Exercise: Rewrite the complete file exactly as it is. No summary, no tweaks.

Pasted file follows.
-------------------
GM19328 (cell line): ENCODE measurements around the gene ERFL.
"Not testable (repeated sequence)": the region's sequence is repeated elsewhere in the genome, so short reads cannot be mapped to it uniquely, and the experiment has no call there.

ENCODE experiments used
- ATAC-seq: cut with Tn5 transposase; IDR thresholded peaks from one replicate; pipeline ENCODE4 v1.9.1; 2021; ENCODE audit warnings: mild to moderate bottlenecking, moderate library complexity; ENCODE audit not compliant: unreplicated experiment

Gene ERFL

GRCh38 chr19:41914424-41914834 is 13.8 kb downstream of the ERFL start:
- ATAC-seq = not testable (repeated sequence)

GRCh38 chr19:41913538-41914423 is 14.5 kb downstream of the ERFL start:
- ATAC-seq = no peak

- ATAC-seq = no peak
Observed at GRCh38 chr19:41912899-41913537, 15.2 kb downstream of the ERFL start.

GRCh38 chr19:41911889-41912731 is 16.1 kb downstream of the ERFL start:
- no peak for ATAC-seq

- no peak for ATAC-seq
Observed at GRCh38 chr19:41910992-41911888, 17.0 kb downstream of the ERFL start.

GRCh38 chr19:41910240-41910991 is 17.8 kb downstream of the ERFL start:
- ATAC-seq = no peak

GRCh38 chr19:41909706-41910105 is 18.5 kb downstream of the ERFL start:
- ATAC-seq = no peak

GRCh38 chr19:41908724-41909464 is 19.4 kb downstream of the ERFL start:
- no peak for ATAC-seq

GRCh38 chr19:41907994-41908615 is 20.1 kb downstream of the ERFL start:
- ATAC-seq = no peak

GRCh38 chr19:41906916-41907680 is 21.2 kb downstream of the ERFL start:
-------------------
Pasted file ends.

GM19328 (cell line): ENCODE measurements around the gene ERFL.
"Not testable (repeated sequence)": the region's sequence is repeated elsewhere in the genome, so short reads cannot be mapped to it uniquely, and the experiment has no call there.

ENCODE experiments used
- ATAC-seq: cut with Tn5 transposase; IDR thresholded peaks from one replicate; pipeline ENCODE4 v1.9.1; 2021; ENCODE audit warnings: mild to moderate bottlenecking, moderate library complexity; ENCODE audit not compliant: unreplicated experiment

Gene ERFL

GRCh38 chr19:41914424-41914834 is 13.8 kb downstream of the ERFL start:
- ATAC-seq = not testable (repeated sequence)

GRCh38 chr19:41913538-41914423 is 14.5 kb downstream of the ERFL start:
- ATAC-seq = no peak

- ATAC-seq = no peak
Observed at GRCh38 chr19:41912899-41913537, 15.2 kb downstream of the ERFL start.

GRCh38 chr19:41911889-41912731 is 16.1 kb downstream of the ERFL start:
- no peak for ATAC-seq

- no peak for ATAC-seq
Observed at GRCh38 chr19:41910992-41911888, 17.0 kb downstream of the ERFL start.

GRCh38 chr19:41910240-41910991 is 17.8 kb downstream of the ERFL start:
- ATAC-seq = no peak

GRCh38 chr19:41909706-41910105 is 18.5 kb downstream of the ERFL start:
- ATAC-seq = no peak

GRCh38 chr19:41908724-41909464 is 19.4 kb downstream of the ERFL start:
- no peak for ATAC-seq

GRCh38 chr19:41907994-41908615 is 20.1 kb downstream of the ERFL start:
- ATAC-seq = no peak

GRCh38 chr19:41906916-41907680 is 21.2 kb downstream of the ERFL start: